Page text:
We have jurisdiction to review a final order of removal from the BIA. 8 U.S.C. § 1252. “Credibility determinations are considered findings of fact, and are reviewed under the substantial evidence standard.” Sylla v. I.N.S., 388 F.3d 924, 925 (6th Cir. 2004). “We cannot reverse such findings simply because we would have decided them differently.” Khalili v. Holder, 557 F.3d 429, 435 (6th Cir. 2009). Adverse credibility determinations are “conclusive unless any reasonable adjudicator would be compelled to conclude to the contrary.” Marikasi v. Lynch, 840 F.3d 281, 287 (6th Cir. 2016) (internal quotation omitted).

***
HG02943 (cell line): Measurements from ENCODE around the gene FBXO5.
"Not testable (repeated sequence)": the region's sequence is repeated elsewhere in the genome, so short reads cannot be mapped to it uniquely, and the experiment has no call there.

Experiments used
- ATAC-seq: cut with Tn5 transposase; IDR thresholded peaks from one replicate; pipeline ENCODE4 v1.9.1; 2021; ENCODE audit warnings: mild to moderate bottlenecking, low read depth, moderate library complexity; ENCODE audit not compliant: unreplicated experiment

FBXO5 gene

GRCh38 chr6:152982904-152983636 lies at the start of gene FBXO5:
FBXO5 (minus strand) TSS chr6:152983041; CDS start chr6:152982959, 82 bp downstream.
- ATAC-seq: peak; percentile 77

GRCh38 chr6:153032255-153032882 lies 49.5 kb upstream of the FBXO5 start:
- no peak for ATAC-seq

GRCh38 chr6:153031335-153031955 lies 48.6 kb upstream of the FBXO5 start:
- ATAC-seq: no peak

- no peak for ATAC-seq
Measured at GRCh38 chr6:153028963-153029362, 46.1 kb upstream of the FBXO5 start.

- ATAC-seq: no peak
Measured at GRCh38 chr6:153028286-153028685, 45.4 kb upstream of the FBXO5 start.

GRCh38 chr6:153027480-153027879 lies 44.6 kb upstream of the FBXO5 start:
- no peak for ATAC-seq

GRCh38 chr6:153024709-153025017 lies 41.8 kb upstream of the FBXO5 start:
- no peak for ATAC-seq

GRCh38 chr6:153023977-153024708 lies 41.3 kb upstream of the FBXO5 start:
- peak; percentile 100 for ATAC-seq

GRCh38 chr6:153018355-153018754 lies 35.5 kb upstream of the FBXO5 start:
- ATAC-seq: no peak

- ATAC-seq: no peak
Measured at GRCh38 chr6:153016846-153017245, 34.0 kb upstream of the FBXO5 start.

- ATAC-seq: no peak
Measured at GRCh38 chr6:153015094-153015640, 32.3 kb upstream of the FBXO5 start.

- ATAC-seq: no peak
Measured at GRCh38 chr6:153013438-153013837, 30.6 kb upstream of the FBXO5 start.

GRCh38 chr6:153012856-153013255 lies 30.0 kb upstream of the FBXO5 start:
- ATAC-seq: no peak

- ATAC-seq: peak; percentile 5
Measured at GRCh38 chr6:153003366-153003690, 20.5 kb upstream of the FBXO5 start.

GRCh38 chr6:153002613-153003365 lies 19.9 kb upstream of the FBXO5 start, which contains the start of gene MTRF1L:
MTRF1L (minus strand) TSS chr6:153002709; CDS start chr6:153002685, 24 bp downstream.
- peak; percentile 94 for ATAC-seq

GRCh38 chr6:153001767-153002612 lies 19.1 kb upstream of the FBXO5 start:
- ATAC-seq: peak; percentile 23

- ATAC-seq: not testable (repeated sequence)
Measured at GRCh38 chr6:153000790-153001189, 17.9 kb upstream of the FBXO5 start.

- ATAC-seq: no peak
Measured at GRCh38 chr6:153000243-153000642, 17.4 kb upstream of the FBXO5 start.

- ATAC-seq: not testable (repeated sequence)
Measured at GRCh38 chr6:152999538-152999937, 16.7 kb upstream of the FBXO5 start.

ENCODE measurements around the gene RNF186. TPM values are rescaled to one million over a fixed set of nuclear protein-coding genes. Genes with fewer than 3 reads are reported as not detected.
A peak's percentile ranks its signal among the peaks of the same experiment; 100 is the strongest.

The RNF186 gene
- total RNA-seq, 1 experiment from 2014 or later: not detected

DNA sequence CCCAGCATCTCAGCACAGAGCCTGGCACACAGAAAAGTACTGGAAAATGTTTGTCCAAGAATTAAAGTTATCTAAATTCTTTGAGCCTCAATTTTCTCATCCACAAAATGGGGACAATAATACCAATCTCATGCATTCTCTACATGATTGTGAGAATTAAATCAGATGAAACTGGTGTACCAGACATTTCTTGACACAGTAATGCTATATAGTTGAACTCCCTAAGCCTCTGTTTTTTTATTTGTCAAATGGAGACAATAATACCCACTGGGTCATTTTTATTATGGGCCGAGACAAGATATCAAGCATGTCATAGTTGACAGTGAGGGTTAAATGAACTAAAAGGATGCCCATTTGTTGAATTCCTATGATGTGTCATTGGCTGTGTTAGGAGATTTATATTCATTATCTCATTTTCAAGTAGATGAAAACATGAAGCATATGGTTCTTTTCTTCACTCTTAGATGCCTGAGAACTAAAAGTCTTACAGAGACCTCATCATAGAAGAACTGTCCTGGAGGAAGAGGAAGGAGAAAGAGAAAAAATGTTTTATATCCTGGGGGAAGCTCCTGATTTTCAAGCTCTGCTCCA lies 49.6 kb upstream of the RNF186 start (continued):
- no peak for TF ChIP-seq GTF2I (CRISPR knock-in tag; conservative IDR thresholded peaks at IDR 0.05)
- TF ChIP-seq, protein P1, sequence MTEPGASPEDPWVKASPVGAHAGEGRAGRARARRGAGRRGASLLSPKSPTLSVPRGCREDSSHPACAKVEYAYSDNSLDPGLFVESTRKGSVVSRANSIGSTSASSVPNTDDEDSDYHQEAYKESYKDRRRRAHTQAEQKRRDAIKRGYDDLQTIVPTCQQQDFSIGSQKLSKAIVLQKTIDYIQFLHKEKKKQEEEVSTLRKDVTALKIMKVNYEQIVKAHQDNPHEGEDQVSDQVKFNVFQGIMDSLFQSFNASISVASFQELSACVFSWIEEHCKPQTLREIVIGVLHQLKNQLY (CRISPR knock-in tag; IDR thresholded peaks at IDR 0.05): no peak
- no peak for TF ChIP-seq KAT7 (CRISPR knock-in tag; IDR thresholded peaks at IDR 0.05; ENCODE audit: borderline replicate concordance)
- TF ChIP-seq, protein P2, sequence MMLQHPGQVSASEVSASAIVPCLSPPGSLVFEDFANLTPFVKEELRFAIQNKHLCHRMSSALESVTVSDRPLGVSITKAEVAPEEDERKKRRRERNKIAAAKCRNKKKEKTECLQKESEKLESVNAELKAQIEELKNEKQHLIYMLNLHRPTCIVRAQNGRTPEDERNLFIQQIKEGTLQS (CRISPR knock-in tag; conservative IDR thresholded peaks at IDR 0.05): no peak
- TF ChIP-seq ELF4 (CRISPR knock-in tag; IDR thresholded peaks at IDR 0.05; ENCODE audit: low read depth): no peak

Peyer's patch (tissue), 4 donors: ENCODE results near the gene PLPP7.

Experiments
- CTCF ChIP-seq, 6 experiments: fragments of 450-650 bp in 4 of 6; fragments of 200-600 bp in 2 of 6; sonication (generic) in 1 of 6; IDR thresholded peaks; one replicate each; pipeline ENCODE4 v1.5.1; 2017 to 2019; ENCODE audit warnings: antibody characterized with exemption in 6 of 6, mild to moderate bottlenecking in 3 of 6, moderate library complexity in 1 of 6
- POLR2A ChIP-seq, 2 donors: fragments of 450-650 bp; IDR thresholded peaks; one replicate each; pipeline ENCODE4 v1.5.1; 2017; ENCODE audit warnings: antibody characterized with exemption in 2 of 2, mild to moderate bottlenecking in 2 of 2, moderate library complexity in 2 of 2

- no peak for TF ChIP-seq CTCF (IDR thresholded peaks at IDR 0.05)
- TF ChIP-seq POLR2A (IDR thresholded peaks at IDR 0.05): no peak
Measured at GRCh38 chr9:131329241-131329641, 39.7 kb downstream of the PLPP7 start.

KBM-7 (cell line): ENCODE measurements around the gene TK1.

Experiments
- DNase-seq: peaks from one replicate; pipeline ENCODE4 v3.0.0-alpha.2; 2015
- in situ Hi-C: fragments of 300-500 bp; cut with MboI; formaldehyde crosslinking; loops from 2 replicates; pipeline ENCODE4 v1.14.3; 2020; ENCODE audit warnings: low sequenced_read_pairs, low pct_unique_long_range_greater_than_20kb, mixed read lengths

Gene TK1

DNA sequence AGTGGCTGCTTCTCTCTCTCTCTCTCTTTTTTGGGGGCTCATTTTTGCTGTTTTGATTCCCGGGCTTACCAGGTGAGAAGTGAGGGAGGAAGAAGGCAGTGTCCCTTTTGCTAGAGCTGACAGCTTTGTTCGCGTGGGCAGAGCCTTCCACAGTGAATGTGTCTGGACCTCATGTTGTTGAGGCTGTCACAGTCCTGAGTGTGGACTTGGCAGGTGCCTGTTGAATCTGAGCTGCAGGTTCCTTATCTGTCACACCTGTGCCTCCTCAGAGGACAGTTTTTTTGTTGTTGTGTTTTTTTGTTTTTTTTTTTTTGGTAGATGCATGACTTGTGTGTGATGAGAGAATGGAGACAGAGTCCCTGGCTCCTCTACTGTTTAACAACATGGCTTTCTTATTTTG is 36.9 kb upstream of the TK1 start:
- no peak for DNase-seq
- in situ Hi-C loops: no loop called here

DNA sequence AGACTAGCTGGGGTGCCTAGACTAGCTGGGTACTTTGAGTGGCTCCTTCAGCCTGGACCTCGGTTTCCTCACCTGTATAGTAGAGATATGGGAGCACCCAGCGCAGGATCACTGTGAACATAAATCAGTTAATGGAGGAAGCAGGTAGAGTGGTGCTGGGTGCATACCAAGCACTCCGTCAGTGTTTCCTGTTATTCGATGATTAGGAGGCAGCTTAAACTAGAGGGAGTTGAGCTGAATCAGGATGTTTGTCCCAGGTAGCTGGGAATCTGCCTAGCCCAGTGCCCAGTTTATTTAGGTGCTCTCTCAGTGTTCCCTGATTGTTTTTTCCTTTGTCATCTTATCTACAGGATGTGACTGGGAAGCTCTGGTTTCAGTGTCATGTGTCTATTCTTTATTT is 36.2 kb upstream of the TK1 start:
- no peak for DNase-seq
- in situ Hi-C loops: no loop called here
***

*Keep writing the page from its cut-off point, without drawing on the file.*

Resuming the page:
Erepadei argues that his testimony was credible, and that the BIA erred in finding otherwise. He argues that the IJ’s adverse credibility determination was based on a misunderstanding of how social media works. He restates his justification for why he did not report his alleged kidnapping to the police, and he argues that his failure to seek medical treatment at a hospital or tell his wife about the incident cannot serve as a basis for an adverse credibility determination. We disagree.